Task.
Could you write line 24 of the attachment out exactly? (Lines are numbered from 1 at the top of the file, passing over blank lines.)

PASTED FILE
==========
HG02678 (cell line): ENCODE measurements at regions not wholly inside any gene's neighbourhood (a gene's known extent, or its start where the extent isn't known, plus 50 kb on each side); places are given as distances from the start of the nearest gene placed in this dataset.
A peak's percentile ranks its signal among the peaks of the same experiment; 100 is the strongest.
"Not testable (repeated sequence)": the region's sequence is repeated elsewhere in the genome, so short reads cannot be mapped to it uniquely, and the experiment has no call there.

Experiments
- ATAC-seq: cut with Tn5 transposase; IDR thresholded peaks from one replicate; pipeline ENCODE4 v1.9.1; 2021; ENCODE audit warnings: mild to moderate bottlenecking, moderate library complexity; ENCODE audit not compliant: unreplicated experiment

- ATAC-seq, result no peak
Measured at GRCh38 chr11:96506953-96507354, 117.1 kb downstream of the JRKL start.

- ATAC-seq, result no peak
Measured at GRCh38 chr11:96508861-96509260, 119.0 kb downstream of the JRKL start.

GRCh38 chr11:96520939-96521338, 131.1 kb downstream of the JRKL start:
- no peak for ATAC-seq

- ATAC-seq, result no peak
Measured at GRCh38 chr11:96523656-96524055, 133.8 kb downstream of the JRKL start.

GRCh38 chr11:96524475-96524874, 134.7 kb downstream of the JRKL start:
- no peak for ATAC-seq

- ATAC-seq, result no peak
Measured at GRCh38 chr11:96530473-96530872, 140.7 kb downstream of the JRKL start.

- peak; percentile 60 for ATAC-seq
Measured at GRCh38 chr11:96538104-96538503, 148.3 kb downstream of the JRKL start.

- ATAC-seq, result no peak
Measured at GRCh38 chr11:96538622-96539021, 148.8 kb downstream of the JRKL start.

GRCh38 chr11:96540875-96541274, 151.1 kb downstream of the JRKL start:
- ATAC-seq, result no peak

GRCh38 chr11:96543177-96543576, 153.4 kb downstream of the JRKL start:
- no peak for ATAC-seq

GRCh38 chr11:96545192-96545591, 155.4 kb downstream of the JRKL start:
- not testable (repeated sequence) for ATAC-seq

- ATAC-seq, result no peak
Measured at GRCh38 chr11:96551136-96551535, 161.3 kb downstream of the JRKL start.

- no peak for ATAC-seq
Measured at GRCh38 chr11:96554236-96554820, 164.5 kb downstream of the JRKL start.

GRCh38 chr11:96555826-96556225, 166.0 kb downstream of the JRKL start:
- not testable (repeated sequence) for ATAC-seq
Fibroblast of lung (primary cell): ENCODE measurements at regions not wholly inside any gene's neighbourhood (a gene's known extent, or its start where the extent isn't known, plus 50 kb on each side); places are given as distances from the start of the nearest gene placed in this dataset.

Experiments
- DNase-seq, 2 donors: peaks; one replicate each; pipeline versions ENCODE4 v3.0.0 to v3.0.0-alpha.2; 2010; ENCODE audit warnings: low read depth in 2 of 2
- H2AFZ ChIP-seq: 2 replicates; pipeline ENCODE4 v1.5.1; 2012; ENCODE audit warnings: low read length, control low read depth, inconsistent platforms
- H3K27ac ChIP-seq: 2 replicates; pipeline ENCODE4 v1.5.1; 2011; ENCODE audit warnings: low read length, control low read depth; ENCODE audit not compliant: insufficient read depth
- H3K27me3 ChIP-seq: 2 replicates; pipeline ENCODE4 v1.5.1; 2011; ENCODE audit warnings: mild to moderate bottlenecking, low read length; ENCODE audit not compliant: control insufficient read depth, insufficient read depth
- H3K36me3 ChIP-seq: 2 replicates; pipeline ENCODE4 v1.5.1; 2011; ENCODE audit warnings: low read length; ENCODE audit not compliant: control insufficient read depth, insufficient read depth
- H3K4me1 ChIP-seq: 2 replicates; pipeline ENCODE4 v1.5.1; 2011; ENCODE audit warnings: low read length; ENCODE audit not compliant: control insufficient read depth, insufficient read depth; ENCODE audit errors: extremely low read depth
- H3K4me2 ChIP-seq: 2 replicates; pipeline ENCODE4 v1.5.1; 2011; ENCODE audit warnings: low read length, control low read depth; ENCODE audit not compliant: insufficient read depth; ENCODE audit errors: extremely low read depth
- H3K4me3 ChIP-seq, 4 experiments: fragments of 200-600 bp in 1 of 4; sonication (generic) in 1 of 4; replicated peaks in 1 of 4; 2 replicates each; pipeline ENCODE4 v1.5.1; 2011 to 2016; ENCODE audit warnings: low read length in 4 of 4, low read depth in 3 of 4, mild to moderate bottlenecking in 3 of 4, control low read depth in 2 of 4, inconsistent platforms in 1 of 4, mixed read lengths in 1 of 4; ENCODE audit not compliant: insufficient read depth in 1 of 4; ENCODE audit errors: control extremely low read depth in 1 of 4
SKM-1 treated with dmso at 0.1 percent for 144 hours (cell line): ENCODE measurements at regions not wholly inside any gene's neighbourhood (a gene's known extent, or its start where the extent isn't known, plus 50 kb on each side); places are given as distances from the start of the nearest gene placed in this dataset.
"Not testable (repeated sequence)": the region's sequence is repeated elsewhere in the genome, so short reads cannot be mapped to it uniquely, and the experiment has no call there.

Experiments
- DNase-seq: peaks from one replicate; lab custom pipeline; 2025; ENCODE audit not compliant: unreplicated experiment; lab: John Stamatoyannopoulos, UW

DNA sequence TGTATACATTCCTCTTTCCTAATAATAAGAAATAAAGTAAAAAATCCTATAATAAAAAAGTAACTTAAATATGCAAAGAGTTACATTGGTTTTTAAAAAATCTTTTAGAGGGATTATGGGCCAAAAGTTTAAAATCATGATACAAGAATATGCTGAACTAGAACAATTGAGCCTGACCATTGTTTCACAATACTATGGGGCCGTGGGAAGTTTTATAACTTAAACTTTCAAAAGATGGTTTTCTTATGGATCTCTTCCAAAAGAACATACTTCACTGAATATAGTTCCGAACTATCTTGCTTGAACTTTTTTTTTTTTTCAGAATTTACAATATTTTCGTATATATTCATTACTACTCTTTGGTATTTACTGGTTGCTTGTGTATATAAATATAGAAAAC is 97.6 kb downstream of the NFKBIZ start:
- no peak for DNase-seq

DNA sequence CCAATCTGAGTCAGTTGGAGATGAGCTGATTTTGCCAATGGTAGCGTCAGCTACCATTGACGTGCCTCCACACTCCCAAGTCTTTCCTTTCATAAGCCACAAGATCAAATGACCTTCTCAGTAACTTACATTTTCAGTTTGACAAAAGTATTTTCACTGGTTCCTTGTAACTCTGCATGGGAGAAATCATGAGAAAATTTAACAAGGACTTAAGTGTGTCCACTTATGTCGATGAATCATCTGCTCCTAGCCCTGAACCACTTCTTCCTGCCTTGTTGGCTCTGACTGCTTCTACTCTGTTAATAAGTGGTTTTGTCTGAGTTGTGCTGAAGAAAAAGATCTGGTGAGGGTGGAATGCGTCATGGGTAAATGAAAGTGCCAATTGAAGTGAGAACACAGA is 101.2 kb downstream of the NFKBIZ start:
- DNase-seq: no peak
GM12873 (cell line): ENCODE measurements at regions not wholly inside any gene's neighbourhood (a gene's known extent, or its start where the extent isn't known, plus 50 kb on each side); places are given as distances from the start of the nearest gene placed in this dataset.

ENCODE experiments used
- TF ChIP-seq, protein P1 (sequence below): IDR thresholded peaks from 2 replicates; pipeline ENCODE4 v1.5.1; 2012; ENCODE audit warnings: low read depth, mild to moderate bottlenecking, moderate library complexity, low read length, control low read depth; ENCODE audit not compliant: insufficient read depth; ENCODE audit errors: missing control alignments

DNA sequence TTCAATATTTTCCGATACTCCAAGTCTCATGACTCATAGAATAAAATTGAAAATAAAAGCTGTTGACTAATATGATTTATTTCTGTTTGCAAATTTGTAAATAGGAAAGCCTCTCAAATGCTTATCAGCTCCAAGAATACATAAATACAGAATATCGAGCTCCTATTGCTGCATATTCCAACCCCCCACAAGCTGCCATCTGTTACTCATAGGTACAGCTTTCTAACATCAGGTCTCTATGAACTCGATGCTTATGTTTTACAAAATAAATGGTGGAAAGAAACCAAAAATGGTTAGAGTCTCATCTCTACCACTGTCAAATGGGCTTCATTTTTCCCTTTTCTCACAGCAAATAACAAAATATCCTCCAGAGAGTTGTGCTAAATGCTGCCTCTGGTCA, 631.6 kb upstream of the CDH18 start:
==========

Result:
GRCh38 chr11:96543177-96543576, 153.4 kb downstream of the JRKL start: